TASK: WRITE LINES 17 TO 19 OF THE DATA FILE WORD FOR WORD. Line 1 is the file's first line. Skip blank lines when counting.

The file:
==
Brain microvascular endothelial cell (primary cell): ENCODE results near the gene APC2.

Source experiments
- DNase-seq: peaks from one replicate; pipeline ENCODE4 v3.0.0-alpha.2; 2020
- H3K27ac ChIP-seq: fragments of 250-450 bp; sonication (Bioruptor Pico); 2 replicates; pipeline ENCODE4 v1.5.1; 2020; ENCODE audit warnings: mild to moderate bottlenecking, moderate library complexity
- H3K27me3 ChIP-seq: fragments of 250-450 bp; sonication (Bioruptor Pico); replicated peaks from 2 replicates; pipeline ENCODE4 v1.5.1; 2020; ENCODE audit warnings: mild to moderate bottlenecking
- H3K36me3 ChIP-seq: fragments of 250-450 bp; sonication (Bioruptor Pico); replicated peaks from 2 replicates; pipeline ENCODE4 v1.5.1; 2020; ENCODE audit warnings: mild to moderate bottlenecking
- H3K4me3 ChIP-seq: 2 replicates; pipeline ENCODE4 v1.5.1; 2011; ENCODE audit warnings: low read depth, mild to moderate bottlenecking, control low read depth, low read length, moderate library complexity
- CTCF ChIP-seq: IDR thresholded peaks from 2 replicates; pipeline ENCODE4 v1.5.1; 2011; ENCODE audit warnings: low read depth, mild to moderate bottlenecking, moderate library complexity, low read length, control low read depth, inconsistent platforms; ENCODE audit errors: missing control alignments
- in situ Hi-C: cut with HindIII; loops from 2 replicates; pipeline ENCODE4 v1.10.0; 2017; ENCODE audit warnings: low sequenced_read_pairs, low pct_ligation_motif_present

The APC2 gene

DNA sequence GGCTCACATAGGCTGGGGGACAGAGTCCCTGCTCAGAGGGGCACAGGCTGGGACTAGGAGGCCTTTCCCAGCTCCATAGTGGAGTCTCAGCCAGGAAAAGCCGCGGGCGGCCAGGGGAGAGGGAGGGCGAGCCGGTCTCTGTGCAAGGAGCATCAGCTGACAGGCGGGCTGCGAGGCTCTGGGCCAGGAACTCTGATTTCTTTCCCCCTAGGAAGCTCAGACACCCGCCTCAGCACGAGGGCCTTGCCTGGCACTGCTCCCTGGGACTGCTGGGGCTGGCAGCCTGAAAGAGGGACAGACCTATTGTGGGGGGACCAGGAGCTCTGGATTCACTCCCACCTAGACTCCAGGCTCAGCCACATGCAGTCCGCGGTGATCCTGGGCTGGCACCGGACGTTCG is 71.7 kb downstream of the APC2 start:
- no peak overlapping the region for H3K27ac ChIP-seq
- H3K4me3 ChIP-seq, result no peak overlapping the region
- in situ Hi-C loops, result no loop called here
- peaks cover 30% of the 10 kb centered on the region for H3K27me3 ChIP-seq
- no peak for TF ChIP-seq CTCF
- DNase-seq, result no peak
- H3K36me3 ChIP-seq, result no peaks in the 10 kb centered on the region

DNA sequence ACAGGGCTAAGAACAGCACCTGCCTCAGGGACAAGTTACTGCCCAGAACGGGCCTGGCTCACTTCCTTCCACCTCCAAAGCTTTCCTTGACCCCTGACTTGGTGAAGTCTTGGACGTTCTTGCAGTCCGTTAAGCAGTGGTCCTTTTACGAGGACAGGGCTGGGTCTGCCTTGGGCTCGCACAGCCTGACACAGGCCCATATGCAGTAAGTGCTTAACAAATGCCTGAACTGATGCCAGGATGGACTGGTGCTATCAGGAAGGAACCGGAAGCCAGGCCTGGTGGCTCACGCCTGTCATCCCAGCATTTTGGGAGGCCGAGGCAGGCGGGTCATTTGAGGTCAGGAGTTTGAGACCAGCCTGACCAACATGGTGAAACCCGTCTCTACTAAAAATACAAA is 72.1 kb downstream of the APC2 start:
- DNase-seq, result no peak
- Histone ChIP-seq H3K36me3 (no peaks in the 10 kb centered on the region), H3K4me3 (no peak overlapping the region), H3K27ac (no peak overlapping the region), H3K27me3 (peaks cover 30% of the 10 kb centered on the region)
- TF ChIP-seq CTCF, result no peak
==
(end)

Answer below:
- DNase-seq, result no peak
- H3K36me3 ChIP-seq, result no peaks in the 10 kb centered on the region

DNA sequence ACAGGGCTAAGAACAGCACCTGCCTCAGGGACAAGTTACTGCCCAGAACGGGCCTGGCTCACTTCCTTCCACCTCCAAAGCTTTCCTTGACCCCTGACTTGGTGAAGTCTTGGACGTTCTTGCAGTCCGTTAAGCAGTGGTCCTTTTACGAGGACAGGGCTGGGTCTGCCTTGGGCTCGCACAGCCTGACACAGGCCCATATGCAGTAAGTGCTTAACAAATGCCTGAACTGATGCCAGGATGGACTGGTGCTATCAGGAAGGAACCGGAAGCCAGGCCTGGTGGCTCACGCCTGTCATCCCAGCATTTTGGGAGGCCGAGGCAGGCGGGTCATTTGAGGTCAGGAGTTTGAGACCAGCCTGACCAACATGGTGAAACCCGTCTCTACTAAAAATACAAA is 72.1 kb downstream of the APC2 start: